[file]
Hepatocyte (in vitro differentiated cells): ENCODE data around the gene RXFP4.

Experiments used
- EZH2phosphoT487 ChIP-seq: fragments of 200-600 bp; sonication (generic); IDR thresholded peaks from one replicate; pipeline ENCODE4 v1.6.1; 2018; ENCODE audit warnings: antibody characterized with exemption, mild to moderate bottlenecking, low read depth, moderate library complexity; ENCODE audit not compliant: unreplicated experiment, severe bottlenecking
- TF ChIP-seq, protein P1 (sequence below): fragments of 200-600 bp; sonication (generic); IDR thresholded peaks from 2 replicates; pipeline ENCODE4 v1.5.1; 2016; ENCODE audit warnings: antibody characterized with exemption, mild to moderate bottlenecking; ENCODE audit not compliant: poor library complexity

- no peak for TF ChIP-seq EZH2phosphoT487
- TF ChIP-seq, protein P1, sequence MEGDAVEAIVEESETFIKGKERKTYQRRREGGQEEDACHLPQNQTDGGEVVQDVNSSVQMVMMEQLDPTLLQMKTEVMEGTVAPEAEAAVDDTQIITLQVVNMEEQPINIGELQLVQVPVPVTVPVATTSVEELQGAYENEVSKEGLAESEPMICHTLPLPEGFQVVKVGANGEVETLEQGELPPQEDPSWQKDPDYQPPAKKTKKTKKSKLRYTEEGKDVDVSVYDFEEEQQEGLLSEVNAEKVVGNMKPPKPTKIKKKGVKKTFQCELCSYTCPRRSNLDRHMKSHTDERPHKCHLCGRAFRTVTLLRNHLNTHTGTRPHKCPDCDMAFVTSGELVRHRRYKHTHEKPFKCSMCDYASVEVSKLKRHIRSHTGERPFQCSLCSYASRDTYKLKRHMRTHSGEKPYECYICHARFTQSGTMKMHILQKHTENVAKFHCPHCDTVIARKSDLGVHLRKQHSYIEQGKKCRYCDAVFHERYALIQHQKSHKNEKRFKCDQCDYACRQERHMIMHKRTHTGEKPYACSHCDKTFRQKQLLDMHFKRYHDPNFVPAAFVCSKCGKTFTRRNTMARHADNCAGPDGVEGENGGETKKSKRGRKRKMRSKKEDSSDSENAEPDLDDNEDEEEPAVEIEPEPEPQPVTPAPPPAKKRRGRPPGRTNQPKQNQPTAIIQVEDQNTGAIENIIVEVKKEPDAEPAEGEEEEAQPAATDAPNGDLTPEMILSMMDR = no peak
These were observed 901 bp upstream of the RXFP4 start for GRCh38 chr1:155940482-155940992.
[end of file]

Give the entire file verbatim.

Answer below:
Hepatocyte (in vitro differentiated cells): ENCODE data around the gene RXFP4.

Experiments used
- EZH2phosphoT487 ChIP-seq: fragments of 200-600 bp; sonication (generic); IDR thresholded peaks from one replicate; pipeline ENCODE4 v1.6.1; 2018; ENCODE audit warnings: antibody characterized with exemption, mild to moderate bottlenecking, low read depth, moderate library complexity; ENCODE audit not compliant: unreplicated experiment, severe bottlenecking
- TF ChIP-seq, protein P1 (sequence below): fragments of 200-600 bp; sonication (generic); IDR thresholded peaks from 2 replicates; pipeline ENCODE4 v1.5.1; 2016; ENCODE audit warnings: antibody characterized with exemption, mild to moderate bottlenecking; ENCODE audit not compliant: poor library complexity

- no peak for TF ChIP-seq EZH2phosphoT487
- TF ChIP-seq, protein P1, sequence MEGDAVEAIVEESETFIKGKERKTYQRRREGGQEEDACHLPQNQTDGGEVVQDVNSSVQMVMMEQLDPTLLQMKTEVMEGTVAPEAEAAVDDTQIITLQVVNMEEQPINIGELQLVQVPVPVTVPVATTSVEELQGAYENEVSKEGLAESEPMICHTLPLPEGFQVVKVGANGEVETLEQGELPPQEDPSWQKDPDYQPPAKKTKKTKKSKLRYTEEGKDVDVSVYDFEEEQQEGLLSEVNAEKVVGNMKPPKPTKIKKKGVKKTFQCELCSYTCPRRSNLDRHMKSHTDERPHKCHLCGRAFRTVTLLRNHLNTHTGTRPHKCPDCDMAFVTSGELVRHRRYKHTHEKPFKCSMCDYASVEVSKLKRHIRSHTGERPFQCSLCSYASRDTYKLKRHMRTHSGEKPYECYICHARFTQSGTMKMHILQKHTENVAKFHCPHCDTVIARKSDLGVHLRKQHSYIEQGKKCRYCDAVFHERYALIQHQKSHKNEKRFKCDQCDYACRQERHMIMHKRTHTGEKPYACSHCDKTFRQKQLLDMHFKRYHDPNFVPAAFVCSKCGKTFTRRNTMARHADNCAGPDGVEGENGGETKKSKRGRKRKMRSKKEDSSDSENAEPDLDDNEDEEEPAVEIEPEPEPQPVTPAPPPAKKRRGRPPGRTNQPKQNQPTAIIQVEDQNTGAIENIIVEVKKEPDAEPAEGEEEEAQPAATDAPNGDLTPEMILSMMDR = no peak
These were observed 901 bp upstream of the RXFP4 start for GRCh38 chr1:155940482-155940992.